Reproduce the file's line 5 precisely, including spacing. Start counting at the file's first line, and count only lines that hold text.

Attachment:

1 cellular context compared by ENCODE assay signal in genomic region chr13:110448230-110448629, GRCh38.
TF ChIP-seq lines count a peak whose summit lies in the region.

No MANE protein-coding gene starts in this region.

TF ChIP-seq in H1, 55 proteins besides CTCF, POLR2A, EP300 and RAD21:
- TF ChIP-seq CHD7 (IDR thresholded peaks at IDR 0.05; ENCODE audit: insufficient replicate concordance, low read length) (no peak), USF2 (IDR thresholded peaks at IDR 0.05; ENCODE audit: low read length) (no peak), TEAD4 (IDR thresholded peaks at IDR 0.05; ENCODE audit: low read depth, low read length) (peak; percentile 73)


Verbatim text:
- TF ChIP-seq CHD7 (IDR thresholded peaks at IDR 0.05; ENCODE audit: insufficient replicate concordance, low read length) (no peak), USF2 (IDR thresholded peaks at IDR 0.05; ENCODE audit: low read length) (no peak), TEAD4 (IDR thresholded peaks at IDR 0.05; ENCODE audit: low read depth, low read length) (peak; percentile 73)